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  • Writer's pictureCarsten Sprotte

The Atlantic Express

At only 3 1/2 hours by TGV from Paris, the last-stop old port town of Le Croisic is an ideal three-day getaway


The Atlantic Express is my own name for what the French call the TGV Atlantique. Departing from Paris-Montparnasse, its final stop is Le Croisic, which is also the land's end. Keep going on the same latitude and you'll end up in Montréal. Let's linger instead in Le Croisic. You get off the train, round the bend, and are greeted by the swaying masts of sailboats and a cool waft of sea smells. It will have taken you a mere 3:22 to cross 500km, only an hour more than it would have taken you to cover the 200km from Paris to Deauville in Normandy. Unlike the bourgeois beachfront of Deauville, where well-to-do Parisians can spend a weekend, Le Croisic is a town rich with seafaring history and regional charms. Time to pull out your map? For administrative purposes, Le Croisic and its famous neighboring beach town resort, La Baule, are part of the Pays de la Loire region.


Get your blast of ocean air in a town rich with seafaring history and charm.

Culturally and historically, Le Croisic is unwaveringly breton: the best galettes you'll find anywhere can be had at the crêperie Tante Germaine at 31 rue de l'Eglise. If you have come to the sea for seafood, head directly to the fishmongers at the la Criée (the docks where the fishermen deliver their daily catch). Last I was there, I tried the queues de lotte and found them so tender and tasty that I returned for more the next day. If you'd prefer the fish or seafood finely prepared for you, cross the street and enjoy the restaurant L'Estacade. Before the ocean is emptied of its fish, we'll all be better off getting used to an algae diet.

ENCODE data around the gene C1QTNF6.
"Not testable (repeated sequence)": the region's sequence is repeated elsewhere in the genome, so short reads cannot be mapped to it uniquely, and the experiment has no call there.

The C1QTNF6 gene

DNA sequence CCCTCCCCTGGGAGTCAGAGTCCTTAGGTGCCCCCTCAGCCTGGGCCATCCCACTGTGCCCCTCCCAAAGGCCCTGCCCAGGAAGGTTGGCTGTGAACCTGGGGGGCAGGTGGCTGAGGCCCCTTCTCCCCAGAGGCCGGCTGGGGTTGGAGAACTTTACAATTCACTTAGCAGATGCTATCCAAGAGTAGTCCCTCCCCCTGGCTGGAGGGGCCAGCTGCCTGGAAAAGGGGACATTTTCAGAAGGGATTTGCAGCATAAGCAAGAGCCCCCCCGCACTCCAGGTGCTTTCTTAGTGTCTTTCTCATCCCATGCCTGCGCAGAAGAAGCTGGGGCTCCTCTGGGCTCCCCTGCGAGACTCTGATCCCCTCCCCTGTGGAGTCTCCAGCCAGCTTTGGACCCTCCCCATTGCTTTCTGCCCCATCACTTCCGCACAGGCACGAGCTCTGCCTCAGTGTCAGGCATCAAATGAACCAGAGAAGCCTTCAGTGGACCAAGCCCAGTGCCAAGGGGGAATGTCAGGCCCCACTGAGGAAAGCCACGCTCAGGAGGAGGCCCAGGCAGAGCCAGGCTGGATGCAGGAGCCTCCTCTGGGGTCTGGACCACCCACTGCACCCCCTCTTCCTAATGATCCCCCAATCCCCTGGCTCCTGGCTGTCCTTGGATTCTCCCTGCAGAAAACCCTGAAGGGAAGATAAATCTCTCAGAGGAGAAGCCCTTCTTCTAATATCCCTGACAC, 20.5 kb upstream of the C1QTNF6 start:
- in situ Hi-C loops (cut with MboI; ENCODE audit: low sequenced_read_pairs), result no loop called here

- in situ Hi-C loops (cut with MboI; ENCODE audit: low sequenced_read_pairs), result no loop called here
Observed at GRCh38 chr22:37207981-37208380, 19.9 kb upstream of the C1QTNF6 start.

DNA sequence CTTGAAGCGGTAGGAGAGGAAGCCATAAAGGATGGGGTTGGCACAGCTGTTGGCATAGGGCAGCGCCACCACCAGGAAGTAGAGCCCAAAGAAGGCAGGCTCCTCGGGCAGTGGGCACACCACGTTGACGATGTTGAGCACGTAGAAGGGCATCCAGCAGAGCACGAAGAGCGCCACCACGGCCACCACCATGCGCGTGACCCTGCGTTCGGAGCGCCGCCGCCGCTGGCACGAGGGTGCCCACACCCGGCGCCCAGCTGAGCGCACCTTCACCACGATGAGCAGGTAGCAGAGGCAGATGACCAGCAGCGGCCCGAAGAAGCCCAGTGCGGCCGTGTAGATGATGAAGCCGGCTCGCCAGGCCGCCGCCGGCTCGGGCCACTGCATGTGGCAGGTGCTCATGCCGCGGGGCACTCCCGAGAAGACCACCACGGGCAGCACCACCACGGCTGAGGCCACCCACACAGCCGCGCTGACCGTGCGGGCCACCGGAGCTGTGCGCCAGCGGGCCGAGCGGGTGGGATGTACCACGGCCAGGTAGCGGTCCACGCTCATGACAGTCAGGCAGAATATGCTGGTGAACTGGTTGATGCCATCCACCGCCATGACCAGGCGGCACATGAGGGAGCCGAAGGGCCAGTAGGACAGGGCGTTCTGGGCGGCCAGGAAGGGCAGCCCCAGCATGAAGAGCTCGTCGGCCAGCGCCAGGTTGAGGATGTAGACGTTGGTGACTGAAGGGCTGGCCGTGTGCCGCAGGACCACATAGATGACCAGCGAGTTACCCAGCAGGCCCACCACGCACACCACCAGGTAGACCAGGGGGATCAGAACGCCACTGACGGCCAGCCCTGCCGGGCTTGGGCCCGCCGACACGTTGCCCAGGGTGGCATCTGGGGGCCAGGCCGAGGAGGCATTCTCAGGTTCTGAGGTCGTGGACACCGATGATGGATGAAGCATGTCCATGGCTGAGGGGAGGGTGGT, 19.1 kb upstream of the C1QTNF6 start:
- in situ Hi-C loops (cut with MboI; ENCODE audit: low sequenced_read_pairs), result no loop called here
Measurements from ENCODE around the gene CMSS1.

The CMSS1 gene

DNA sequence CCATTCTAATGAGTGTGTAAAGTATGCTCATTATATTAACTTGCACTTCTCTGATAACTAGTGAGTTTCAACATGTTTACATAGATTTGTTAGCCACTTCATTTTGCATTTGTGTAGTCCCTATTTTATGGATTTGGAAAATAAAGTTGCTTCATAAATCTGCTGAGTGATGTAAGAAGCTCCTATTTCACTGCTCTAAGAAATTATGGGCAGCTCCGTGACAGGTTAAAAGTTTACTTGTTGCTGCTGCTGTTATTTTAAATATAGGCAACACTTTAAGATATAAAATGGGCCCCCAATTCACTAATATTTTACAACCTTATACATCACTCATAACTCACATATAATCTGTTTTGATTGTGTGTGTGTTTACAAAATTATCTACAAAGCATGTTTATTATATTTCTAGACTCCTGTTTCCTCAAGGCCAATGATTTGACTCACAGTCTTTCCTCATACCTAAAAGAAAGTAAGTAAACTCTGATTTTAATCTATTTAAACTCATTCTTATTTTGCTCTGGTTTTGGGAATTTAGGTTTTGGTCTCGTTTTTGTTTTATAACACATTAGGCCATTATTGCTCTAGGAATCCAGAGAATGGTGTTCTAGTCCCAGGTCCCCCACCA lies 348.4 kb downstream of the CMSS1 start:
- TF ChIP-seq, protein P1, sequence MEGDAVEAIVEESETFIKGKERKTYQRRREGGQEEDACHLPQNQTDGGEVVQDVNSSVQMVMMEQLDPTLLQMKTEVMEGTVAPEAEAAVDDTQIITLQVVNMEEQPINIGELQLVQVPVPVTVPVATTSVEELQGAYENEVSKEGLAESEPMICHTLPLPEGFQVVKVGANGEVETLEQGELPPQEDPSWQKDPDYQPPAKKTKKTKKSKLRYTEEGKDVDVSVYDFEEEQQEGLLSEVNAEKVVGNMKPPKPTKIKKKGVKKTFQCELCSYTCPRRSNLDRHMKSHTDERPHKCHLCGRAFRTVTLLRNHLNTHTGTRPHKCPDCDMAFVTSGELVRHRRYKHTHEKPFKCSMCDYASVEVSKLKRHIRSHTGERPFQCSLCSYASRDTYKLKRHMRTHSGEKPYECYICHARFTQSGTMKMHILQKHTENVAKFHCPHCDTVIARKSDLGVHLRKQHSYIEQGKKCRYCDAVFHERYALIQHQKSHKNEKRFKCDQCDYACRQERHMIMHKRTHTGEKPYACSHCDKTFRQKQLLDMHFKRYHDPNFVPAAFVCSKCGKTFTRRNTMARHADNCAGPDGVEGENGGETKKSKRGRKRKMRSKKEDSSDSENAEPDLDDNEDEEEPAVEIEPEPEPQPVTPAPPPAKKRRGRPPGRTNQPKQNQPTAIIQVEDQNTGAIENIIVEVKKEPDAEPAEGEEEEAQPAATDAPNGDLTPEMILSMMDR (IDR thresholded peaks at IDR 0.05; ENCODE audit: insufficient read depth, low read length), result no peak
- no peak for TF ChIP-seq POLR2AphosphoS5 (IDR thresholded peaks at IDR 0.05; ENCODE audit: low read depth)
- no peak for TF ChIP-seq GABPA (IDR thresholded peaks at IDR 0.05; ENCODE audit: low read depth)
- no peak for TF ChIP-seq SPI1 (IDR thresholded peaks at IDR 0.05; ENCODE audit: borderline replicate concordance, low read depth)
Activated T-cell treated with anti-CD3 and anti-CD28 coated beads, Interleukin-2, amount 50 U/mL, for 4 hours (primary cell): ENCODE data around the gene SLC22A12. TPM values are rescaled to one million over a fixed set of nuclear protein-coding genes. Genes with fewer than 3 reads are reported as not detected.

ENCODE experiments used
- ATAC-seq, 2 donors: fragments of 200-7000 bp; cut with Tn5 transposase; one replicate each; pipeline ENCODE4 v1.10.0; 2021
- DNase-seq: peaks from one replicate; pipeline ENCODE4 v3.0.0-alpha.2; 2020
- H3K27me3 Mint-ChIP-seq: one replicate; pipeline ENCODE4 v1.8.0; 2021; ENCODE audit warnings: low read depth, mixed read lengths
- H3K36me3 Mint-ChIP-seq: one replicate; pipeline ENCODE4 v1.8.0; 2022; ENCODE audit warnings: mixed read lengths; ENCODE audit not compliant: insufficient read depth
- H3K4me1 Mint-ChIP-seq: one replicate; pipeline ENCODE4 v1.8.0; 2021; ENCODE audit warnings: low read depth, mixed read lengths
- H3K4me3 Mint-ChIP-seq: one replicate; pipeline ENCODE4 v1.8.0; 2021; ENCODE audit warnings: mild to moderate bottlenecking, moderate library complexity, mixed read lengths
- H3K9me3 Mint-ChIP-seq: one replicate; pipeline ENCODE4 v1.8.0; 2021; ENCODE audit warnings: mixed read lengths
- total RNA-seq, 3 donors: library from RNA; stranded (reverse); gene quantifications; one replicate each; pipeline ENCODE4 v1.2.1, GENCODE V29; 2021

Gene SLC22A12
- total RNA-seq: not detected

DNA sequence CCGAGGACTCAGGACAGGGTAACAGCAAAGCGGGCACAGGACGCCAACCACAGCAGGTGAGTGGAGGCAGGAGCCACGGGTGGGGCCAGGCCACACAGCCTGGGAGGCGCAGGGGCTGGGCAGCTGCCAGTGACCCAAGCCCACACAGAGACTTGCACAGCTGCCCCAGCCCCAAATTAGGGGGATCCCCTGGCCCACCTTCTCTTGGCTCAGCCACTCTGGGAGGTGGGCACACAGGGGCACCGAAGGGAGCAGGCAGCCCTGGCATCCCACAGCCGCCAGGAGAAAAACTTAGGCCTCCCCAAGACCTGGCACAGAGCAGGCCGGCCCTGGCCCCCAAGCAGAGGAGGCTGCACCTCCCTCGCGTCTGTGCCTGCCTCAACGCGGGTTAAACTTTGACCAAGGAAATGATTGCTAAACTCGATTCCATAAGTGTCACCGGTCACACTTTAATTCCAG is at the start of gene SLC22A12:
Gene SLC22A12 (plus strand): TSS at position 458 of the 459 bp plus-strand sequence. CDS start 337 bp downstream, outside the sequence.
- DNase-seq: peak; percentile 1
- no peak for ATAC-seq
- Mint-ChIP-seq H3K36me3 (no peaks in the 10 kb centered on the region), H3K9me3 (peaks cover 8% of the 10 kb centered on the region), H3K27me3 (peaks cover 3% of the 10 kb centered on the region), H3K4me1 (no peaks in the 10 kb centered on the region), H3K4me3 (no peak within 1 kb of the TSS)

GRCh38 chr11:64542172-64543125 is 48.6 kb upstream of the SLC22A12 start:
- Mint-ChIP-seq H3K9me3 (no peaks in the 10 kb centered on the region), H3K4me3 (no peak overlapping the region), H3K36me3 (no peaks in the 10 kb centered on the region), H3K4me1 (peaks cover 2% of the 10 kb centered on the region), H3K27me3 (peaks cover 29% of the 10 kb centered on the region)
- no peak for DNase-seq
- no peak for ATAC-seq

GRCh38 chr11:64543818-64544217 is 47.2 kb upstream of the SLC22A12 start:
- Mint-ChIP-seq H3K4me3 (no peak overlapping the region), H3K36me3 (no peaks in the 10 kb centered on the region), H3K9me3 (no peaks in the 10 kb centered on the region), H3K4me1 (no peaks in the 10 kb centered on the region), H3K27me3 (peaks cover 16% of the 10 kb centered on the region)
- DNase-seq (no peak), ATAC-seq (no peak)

The coast around Le Croisic boasts hundreds of species of algae, about twenty of which are now used in cooking.

A local marine farm will introduce you (in English) to algae-based culinary innovations. In the same spirit, you can visit a salt farm on the road to Guérande.

The salt trade was an immense source of local wealth in the 17th century. Le Croisic is a tiny peninsula that you can walk around in an hour's time, enjoying both the wild and windy ocean side and the protected port side.


Wondering where to stay? The farthest point offers an elegant hotel with spectacular views: Le Fort de l'Océan.


Maybe you'll linger and not want to leave. Let's find you a happy home there! Contact me at carsten@exquisitefrance.com

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